On this episode of Financially Well, the finance podcast for Millennials, I want to help other Millennials start to feel more empowered financially. Specifically, I want to focus on investments. I’ve put together a free investment quiz with 11 questions that cover key investment terms and concepts.
This quiz won’t address all of your investment questions. And the quiz certainly can’t capture how you individually may want to invest to build the life you seek for yourself.
But the terms and concepts in the investment quiz reflect many of the questions that I hear from my Millennial clients. Along the way, I’ll highlight different authors, books, and websites that I’ve found valuable for Millennials who want to improve their financial wellness.
Let’s get started with the investment quiz!
In the stellar personal finance book, The Index Card: Why Personal Finance Doesn’t Have to Be Complicated, Harold Pollock and Helaine Olen write, “We diversify to spread risk. The idea is that not everything in your investment portfolio rises and falls by the same amount at the same time. By not putting all your eggs in one basket, you protect yourself against any one investment’s misfortune. You also, to the extent possible, protect yourself against larger, systemic risks that may affect various sectors of the economy.”
A person who has savings to invest always faces the allure of trying to become wealthy overnight. If only you had invested in Amazon in 1997, right? That temptation has become even stronger for many Millennials. We see headlines about rapidly-growing meme stocks (until they crash). And we have gamified investment apps, such as Robinhood, in which we can quickly invest with just a few taps on our phone. But research has consistently demonstrated that most people who play this game are most likely to underperform simple, “boring,” well-diversified index funds. And you don’t want your life-defining, long-term investment goals to depend on a single company or industry.
The correct investment quiz answer is C: you can protect yourself from unnecessary risk.
Vanguard’s investor education page notes, “An expense ratio reflects how much a mutual fund or an ETF pays for portfolio management, administration, marketing, and distribution, among other expenses.” They add, “The cost of investing is usually associated with trading commissions and account service fees—items you see as “debits” from your accounts. But expense ratios are less obvious because they’re not itemized on your account statements or confirmations. Instead, each fund’s expenses are deducted from its total value on a regular basis. And those expenses cut directly into your investment returns.”
When Millennials invest on their own, in an account such as an Individual Retirement Account (IRA), they get to pick their investment funds. You can maximize your diversification. And you can minimize your investment costs. With the Vanguard Total Stock Market Index Fund, for example, your expense ratio is only 0.04%. In other words, for a $10,000 investment, over 10 years, you would only pay $95 in fund costs. This represents one of the best expense ratios available to Millennial investors.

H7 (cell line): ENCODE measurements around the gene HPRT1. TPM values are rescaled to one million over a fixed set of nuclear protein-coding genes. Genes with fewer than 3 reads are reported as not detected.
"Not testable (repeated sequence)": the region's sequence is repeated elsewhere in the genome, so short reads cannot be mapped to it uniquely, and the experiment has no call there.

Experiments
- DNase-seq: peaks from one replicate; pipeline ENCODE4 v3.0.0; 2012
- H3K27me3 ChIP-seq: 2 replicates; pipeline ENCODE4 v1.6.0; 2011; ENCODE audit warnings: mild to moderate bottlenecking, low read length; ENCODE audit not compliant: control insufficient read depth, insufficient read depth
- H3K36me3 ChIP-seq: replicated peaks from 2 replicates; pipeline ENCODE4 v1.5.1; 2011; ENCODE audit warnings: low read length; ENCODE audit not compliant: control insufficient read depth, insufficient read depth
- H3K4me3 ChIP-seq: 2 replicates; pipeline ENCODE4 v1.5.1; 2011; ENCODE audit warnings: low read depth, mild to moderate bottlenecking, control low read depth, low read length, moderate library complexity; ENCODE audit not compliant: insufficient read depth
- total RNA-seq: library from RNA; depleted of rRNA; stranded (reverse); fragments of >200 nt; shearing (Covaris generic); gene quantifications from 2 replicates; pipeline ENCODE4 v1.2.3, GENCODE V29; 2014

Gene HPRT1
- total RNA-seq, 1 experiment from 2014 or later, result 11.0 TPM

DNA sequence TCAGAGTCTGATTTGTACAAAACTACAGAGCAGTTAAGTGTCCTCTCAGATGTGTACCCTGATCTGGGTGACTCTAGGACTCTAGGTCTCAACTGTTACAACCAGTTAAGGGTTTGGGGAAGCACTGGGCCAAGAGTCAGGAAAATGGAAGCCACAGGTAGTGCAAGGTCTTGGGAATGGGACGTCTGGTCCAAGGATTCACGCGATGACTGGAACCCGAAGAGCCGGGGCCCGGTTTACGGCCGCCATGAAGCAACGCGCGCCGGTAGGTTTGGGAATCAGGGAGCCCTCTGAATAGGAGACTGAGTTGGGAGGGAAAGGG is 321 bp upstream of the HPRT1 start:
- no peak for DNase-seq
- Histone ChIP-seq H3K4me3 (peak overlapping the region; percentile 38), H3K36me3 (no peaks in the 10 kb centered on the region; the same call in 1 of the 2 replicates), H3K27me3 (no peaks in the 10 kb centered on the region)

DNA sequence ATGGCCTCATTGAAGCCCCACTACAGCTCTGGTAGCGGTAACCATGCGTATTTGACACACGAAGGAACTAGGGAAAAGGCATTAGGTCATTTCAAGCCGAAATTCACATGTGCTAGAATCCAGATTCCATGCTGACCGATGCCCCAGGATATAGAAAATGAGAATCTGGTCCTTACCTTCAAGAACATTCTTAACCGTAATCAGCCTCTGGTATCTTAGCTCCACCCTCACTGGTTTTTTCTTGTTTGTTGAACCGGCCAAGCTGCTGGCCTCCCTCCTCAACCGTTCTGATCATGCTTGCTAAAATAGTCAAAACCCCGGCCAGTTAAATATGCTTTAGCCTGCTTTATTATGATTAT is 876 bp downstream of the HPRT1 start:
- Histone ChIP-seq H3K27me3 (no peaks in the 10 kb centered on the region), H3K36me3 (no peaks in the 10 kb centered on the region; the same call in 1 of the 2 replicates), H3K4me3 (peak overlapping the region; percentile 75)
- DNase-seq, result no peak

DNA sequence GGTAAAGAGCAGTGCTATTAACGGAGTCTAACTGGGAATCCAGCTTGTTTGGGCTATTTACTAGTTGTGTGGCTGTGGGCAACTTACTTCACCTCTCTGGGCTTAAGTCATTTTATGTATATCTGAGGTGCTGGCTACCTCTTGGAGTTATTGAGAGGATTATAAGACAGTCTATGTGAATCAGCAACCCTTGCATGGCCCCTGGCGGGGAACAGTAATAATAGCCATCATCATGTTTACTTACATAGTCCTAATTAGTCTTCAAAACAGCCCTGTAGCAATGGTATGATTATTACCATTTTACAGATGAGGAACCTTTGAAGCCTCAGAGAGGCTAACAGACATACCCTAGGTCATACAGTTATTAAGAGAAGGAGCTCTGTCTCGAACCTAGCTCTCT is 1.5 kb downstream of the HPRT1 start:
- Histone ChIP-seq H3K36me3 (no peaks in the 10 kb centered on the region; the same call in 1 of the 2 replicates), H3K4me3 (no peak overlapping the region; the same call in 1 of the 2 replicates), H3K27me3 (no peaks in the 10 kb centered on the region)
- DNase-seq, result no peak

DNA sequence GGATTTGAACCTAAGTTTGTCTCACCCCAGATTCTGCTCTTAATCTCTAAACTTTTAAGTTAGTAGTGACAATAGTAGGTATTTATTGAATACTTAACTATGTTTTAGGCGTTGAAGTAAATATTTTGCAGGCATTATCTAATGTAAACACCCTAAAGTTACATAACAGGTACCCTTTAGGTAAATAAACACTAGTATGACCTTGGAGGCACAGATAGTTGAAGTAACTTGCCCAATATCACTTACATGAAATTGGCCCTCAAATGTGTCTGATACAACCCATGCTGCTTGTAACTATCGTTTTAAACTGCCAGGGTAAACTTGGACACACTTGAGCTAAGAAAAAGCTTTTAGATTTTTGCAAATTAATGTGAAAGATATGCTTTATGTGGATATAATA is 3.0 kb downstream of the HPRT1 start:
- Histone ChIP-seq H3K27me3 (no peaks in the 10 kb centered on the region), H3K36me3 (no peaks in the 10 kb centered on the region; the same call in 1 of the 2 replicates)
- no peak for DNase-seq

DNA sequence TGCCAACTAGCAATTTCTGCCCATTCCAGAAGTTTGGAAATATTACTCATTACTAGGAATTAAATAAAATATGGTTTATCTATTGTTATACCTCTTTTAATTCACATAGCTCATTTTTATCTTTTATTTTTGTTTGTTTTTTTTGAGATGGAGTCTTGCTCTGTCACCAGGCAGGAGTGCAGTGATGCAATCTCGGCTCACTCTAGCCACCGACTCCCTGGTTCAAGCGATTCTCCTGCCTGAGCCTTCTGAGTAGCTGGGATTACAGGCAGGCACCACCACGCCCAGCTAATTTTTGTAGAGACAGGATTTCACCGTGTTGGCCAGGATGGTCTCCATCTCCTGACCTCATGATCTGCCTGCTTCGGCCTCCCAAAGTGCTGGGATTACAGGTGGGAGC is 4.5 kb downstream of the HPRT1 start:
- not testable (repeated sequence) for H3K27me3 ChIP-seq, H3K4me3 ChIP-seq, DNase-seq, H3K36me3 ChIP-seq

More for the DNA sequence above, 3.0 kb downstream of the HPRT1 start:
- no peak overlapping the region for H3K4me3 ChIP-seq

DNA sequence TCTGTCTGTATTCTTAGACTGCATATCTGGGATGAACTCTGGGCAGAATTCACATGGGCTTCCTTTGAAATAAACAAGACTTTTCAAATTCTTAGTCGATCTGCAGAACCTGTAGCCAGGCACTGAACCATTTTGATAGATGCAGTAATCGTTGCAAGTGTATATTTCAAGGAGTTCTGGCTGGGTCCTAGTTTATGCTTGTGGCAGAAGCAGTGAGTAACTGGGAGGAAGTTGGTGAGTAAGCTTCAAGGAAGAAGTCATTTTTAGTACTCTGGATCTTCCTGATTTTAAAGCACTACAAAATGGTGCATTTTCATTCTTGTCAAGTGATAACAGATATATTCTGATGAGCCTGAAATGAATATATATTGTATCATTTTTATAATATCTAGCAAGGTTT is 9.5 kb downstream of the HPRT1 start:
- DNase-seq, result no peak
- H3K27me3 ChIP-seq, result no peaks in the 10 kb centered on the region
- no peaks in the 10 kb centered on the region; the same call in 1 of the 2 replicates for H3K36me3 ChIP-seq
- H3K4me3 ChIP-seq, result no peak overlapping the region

Compare this situation to what many Millennial employees encounter at work. With a 401(k) plan, you can only select from the investment options made available to you. This task can feel daunting. Many 401(k) plans offer numerous options without much information about what those options mean. And one detail that’s often hidden from employees is the investment’s expense ratio. It’s not uncommon for me to discover that one of my client’s 401(k) investment selections has an expense ratio of 0.65% or higher. This percentage still may appear small to you. But over multiple decades, with thousands of dollars invested, you will lose a meaningful amount of money – completely unnecessarily – to investment costs.
The correct investment quiz answer is B: expense ratio.
Ramit Sethi’s excellent personal finance book, I Will Teach You To Be Rich, says, “Target date funds are simple funds that automatically diversify your investments for you based on when you plan to retire. Instead of you having to rebalance stocks and bonds, target date funds do it for you…. Target date funds automatically pick a blend of investments for you based on your approximate age. They start you off with aggressive investments in your twenties and then shift investments to become more conservative as you get older. You do no work except continuing to send money into your target date fund.”
As a one-size-fits-all option, target-date funds aren’t perfect. But they’re good enough for young, Millennial investors. This becomes especially true if the alternative for you involves taking no action at all. Let’s say, for example, you feel overwhelmed by the investment options in your 401(k). You can feel good about yourself for picking a target-date fund, at least as your initial selection. Long-term investment success often hinges on diversification, low costs, and total time in the stock market. Target-date funds can help you to check all three boxes quite quickly.
The correct investment quiz answer is A: they automatically diversify your investments based on when you plan to retire.
My friend and fellow Certified Financial PlannerTM, Meg Bartelt, writes that a brokerage account “works pretty much like a retirement account does but you don’t get any tax savings with your contributions. On the other hand, there’s no limit to how much you can save or contribute to a taxable investment account.”